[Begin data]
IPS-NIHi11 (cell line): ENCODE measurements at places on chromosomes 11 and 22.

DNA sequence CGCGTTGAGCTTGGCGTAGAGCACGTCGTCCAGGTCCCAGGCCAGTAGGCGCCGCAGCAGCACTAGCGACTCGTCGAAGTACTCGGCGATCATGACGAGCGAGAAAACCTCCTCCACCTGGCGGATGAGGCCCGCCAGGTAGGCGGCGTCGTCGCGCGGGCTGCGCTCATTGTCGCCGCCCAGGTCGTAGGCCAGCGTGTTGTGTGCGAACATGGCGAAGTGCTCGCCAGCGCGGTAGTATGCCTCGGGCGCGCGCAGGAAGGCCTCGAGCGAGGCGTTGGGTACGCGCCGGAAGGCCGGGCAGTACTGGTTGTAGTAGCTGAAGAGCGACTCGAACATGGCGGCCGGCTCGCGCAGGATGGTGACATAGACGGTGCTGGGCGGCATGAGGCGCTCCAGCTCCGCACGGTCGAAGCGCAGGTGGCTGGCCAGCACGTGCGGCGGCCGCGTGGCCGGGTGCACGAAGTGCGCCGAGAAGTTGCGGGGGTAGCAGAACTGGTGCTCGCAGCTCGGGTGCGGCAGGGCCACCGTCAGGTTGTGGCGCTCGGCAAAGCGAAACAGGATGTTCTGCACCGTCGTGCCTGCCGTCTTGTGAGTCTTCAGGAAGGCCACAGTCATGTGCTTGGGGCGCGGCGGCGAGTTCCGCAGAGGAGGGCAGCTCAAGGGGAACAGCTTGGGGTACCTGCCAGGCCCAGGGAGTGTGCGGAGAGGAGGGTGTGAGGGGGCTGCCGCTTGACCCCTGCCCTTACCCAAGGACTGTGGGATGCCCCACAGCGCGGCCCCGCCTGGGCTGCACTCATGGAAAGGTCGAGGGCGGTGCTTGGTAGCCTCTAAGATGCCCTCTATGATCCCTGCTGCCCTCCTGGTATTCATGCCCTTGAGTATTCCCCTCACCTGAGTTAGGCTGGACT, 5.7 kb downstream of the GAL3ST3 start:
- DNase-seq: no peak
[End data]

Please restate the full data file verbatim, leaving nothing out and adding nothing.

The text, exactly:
IPS-NIHi11 (cell line): ENCODE measurements at places on chromosomes 11 and 22.

DNA sequence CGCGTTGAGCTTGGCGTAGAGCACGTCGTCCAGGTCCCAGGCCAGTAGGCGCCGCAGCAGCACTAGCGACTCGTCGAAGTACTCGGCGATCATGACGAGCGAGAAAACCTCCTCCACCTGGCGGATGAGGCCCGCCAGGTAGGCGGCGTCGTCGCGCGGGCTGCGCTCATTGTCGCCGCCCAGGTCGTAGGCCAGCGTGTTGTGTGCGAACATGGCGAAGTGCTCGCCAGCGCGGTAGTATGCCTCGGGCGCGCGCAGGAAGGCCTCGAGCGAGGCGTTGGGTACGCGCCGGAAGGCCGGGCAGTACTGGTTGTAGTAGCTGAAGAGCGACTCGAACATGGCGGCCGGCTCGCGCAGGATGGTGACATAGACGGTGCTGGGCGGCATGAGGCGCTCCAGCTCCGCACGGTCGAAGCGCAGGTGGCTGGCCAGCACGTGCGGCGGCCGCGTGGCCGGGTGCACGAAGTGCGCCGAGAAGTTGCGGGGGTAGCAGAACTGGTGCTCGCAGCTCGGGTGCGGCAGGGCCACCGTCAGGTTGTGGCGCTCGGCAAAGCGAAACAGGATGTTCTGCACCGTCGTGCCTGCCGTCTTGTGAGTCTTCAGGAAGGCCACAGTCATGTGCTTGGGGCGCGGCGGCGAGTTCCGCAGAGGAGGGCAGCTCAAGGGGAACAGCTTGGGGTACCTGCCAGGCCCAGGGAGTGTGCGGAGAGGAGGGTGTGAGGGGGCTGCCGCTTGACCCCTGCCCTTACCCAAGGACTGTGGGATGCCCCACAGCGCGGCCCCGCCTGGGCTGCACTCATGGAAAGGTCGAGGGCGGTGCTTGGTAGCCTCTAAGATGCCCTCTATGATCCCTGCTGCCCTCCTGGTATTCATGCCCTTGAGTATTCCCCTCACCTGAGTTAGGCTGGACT, 5.7 kb downstream of the GAL3ST3 start:
- DNase-seq: no peak